I’ve been reading a couple of good books* by a Hindu swami named Sirshree. Nearly all of the wisdom in the books, regarding life and afterlife, corresponds to what I’ve learned or deduced through my ITC research. There are just a few points of disagreement, and at least one of them I may have to concede to the swami. It has to do with suicide.
My idea: Suicide usually, but not always, has harmful consequences after we die. It’s our mental outlook and attitude that are key to our afterlife destiny; if we take our own life while distressed, we’ll live in troubled surroundings for awhile, before finding paradise. But there are situations when suicide would be fine. For example, if we have a terminal illness in great pain, cutting life short by a few days or weeks or months would not be a problem, as long as we were otherwise happy and at peace. I’ve believed that for years… until the swami’s book and a casual chat with my wife forced me to reconsider.
The swami’s idea: Suicide under any circumstances is a mistake that can fill us with regret in the afterlife. Suffering is part of the Earth experience, and so it’s something to accept from a human perspective … and maybe even something to relish from the soul perspective. When we make the transition and reflect on our recent life, the whole experience becomes an important entry in our soul’s diary… and it’s a mistake to remove pages prematurely.
This morning Regina related the story of her friend Katie, whose father died recently at age 90 after spending several years on dialysis, with failed kidneys. By my beliefs, it would have been fine for him to have cut his life short once his kidneys failed. He’d already lived a full life and was essentially content. Why subject himself and his family to needless suffering?
Katie tells the story differently. During those final years she says her dad was transformed into a bundle of love and wisdom. He became an absolute joy to spend time with. He spoke of the importance of love and spiritual understanding, and people invariably had a warm feeling inside in his presence. One day he was asked, “Do you feel like yourself today?” And he replied, “Which self?”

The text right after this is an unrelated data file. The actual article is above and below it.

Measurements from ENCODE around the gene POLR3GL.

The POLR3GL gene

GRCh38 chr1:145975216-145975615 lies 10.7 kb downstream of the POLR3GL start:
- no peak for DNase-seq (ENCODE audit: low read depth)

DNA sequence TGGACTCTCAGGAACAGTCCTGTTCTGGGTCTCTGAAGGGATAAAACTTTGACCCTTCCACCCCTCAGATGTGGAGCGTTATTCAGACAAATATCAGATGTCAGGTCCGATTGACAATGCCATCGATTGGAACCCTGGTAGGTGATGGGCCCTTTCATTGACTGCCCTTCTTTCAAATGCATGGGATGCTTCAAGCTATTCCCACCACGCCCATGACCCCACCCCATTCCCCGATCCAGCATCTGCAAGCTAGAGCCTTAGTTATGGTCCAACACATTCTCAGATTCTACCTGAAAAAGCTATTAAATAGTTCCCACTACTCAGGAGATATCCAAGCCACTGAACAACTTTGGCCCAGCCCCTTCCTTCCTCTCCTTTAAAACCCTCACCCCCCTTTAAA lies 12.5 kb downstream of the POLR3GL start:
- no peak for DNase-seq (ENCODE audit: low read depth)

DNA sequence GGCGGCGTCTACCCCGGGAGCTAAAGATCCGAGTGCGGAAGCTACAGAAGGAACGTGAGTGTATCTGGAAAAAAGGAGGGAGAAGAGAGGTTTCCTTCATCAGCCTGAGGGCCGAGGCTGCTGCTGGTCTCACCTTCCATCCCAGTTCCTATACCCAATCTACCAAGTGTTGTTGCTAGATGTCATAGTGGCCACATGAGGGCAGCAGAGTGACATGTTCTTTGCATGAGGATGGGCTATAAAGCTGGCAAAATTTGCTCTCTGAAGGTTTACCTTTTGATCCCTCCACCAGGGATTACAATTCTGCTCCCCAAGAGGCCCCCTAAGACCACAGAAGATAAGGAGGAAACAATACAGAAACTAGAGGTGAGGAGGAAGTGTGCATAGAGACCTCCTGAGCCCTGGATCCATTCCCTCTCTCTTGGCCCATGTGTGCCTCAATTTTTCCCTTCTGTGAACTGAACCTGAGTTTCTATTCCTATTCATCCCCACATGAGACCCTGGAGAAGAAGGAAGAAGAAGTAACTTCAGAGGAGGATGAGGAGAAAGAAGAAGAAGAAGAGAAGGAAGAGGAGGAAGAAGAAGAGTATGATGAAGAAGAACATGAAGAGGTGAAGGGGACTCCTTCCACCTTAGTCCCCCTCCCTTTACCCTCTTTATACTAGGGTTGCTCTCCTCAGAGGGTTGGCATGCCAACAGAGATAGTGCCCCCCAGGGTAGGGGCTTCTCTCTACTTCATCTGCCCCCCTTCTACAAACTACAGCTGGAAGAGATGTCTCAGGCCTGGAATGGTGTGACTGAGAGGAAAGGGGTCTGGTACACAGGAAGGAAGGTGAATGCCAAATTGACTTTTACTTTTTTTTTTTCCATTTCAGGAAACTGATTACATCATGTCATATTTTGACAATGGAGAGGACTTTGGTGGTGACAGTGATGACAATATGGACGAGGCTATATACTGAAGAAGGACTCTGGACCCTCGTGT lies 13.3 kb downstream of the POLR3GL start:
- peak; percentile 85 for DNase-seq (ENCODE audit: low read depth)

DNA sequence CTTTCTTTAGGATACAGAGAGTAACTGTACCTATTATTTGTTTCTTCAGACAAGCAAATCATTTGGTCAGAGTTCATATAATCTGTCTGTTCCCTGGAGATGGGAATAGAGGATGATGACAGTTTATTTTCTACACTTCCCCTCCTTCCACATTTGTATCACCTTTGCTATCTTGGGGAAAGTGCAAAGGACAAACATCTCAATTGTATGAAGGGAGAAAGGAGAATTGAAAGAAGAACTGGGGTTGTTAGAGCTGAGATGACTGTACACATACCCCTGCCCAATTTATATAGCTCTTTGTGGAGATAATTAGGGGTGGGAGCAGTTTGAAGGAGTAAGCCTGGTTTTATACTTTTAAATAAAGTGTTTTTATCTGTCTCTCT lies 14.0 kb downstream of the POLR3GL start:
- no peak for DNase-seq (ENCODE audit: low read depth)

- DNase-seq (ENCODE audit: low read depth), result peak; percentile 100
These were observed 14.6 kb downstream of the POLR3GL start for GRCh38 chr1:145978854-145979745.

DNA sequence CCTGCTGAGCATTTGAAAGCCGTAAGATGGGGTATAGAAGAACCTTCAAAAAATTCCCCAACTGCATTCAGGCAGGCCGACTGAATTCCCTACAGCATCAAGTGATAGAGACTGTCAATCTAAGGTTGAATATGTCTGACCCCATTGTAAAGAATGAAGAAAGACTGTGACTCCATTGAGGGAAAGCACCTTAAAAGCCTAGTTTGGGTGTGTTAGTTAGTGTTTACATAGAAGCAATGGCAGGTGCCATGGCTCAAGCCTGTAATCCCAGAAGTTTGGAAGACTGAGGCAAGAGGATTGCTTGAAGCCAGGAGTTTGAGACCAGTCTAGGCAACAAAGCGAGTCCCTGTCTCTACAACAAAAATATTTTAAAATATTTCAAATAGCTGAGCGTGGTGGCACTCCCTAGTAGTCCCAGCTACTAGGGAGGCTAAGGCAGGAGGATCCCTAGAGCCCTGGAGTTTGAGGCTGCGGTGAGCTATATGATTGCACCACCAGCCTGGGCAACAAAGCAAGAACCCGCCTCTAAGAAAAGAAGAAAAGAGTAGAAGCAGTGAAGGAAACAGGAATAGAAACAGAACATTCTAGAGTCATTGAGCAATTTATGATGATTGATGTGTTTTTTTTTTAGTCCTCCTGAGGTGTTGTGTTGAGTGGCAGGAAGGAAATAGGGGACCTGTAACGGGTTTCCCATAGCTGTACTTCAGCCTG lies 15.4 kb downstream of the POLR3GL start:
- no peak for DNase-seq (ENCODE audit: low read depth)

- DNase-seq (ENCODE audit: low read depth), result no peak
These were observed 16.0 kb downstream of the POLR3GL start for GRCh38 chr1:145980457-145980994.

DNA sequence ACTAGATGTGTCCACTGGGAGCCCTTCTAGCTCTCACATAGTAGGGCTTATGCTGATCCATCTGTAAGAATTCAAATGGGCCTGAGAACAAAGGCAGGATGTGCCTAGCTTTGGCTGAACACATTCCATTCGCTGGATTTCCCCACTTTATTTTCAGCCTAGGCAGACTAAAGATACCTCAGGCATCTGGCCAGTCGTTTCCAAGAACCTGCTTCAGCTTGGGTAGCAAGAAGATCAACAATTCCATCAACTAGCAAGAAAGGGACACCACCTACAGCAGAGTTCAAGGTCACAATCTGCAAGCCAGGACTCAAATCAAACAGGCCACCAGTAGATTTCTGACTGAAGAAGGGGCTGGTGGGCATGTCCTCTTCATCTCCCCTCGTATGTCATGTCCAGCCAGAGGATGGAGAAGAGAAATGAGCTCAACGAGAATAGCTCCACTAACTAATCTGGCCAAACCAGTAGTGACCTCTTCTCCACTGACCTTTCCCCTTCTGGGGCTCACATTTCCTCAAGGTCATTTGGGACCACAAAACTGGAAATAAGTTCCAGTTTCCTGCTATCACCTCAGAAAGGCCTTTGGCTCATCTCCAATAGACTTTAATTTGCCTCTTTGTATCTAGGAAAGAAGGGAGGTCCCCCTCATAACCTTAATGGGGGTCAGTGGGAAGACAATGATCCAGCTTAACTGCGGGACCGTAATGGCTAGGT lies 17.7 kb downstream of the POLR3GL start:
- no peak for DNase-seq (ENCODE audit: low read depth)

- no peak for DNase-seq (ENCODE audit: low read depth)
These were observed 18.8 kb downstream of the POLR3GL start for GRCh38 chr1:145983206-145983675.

Living those extra years, even in a bed-ridden condition that most of us would equate with a poor quality of life, allowed him to find love and bliss, making his suffering worthwhile and giving him the opportunity to take important steps toward self-realization.
Isn’t that the purpose of life on Earth, after all – – to connect our conscious physical mind with our finer spiritual mind, and bring the love and wisdom into this world through our thoughts, words, and actions? Isn’t that the meaning of self-realization – – to awaken to the real you and me, that eternal spark of boundless wisdom and love residing in our heart?
I think nearly all swamis agree on that: The purpose of life anywhere is to realize the true, eternal self within.
There are many obstacles here on Earth that get in the way of self-realization… and suicide is certainly one of them.
So, dear Swami, I stand corrected! Live life to its fullest… and get to know that fine, subtle, perfect self that is at the core of each of us. Experience the full range of joy and suffering found only on this most fascinating planet Earth.
(Incidentally, I’ve started this new year as planned – – doing deep, blissful heart meditations one to three times a day. I use a 10-minute excerpt from my Bridge to Paradise CD, produced by the Monroe Institute. That short clip moves me to a finer level of consciousness, then fades out, to leave me alone, silently, in a wonderful meditative state.
If you’d like a copy of that excerpt, click here, click on “hear a sample,” then download the file to your computer. Listen through headphones, and you’ll have some wonderful heart meditations!)
* The Magic of Awakening (a collection of questions and answers on esoteric and spiritual topics) and The Soul Purpose (a story of Siddhartha Gautama [the Buddha] with an important twist: instead of leaving his family to find nirvana in the forest, he is magically enlightened by his family).